Let us consider what happened to that particular woman. Some time afterwards she encountered her former partner:


    "He got me coming down from the shops and started shouting at me and threatening me because the CSA had sent another letter to his work. I never gave them any information because I knew what was going to happen".

So she found herself in danger as a result of the CSA's actions, even without her co-operation.

It seems to me only equitable that a woman in that situation should be able to invoke the harm and undue distress provisions, even though she had originally, before she knew that she would encounter such a reaction from her former partner, signed the maintenance application form. As the law stands at the moment, if a woman once signs a maintenance application form, it is like selling her dowry. She never gets it back. She never gets back the right to invoke harm and undue distress. I feel that a great deal of pain, violence and possibly bloodshed might be saved if this amendment were accepted. I beg to move.

Lord Mackay of Ardbrecknish: My Lords, as I previously explained during the progress of the Bill in its various other stages, parents with care who are in receipt of relevant benefit are required to give their authority for maintenance to be sought unless the Secretary of State considers that there would be a risk of harm or undue distress occurring to the parent with care or any child living with her if she were to do so.

This amendment would give a parent with care, who has given her authority, the right to appeal to a child support appeal tribunal that the requirement should not have been imposed or should be withdrawn. No parent with care is required to give her authorisation without the agency first giving careful consideration as to whether giving that authorisation would cause her, or any child living with her, harm or undue distress. Even after she has given her authorisation, if she believes that she or any child living with her might be caused harm or undue distress if it remains in force, she can ask the Secretary of State to consider the position and, if he accepts that there is a risk of harm or undue distress, he will lift the requirement to co-operate. If I heard the noble Earl correctly, he did not seem to realise that that possibility existed for a parent with care who had given her authorisation but who then, as he described it, had second thoughts about it—perhaps because of other circumstances. So she can ask the Secretary of State to consider the position. If he accepts that there is a risk, he will lift the requirement to co-operate. The parent with care can then ask the Secretary of State to cease pursuing maintenance, and he must do so.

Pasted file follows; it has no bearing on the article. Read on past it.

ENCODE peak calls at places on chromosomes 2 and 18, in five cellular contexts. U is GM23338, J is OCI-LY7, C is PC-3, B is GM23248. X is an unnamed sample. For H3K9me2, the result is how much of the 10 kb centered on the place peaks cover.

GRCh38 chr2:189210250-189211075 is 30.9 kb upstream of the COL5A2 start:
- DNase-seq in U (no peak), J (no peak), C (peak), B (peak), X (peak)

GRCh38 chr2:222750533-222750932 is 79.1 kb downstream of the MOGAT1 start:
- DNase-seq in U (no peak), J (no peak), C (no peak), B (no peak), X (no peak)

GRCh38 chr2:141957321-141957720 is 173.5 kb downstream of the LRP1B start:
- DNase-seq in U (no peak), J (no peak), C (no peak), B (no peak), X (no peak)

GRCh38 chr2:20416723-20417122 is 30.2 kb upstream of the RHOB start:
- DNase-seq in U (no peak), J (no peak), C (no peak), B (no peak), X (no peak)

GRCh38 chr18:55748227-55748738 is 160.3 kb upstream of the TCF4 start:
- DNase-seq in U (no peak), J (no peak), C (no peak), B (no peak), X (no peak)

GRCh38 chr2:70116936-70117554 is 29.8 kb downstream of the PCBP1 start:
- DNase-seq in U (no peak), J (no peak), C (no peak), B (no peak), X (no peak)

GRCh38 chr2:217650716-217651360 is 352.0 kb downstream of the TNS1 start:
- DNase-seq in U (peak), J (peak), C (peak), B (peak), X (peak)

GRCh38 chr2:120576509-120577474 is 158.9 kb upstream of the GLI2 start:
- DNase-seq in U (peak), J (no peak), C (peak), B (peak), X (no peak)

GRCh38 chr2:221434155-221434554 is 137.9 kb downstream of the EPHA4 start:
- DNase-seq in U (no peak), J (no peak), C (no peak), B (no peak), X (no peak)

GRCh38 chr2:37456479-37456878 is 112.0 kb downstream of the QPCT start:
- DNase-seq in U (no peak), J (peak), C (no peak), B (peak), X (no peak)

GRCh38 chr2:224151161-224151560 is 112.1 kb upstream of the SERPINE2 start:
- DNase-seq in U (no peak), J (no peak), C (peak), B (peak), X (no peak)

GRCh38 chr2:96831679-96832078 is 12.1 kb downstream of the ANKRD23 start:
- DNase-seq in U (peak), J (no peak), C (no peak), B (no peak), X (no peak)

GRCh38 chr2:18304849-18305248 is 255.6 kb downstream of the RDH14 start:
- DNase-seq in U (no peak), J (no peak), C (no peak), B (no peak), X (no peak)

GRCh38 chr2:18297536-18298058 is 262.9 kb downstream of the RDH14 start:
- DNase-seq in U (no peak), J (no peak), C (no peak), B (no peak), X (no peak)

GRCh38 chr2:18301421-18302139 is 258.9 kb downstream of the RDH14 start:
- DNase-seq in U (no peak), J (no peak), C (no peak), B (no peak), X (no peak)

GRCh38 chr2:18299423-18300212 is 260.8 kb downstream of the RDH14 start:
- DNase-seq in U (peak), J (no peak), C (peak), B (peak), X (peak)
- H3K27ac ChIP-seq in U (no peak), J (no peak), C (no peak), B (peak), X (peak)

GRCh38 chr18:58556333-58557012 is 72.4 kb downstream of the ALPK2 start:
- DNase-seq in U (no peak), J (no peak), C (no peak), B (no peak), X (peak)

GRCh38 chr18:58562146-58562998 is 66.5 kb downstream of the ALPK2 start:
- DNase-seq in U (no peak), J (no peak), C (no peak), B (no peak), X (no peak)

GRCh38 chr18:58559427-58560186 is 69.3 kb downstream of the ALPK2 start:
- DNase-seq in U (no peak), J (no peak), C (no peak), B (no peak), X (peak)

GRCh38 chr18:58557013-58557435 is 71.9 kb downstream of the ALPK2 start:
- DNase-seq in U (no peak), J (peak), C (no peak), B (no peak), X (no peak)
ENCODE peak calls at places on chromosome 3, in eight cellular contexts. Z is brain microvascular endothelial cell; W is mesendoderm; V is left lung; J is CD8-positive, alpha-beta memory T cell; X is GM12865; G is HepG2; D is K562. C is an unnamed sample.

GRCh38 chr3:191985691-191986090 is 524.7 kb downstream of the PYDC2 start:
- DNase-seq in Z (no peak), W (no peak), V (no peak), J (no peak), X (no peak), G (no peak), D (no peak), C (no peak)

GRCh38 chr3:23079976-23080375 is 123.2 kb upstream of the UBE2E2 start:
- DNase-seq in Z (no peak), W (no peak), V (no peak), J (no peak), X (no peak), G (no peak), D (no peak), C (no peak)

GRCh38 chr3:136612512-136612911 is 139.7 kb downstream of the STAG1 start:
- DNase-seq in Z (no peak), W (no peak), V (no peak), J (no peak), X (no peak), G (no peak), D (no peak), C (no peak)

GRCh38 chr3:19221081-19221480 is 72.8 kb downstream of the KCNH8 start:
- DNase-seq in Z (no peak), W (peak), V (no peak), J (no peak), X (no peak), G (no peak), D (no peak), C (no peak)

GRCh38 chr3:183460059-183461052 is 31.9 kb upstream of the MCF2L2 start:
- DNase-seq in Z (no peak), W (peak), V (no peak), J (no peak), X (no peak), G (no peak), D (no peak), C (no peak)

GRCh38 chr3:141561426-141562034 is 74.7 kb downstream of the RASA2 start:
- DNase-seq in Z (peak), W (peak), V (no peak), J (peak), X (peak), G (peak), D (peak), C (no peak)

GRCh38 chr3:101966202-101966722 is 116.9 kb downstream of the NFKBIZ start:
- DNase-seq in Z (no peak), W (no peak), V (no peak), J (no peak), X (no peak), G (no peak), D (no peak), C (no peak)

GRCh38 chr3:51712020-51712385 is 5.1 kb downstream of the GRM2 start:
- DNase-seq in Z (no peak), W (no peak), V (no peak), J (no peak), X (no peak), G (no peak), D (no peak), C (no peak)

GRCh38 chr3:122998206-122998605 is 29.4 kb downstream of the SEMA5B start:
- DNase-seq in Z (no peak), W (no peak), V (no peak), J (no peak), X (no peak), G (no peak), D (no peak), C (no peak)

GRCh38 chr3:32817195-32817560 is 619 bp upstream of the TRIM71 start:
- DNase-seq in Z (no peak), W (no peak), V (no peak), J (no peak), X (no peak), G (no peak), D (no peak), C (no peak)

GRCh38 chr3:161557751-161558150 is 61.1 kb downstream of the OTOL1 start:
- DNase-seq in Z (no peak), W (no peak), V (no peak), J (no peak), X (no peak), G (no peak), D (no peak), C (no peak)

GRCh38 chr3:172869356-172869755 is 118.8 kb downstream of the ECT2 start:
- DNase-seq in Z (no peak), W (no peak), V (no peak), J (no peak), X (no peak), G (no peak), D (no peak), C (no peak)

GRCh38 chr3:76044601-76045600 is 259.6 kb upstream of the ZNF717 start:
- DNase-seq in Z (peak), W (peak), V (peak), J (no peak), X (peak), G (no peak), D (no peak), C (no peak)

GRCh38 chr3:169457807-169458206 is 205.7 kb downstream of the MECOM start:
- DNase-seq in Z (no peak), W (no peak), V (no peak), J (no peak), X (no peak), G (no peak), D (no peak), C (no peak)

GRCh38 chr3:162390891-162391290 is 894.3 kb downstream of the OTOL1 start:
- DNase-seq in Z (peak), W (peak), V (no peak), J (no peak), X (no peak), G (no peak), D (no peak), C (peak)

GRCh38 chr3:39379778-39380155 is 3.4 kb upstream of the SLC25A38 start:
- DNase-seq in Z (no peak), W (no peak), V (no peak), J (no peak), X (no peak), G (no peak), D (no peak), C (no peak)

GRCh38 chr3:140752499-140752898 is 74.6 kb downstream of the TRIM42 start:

I have described in some detail in earlier proceedings the detailed procedures we go through in order to make sure that the parent with care realises that she does have the right to ask for the requirement to co-operate to be lifted. I do not propose to repeat them at length at Third Reading. I will simply say that the parent with care has, in total, 12 weeks to consider her position with several

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opportunities to make further representations during that time. The child support officer will consider making a reduced benefit direction only if he is satisfied that there are no reasonable grounds for believing that there is a risk of harm or undue distress by imposing the requirement to co-operate. The parent with care has a right of appeal against the child support officer's decision to impose a reduced benefit direction. The appeal tribunal will consider all the relevant facts and will decide whether the child support officer's decision was correct.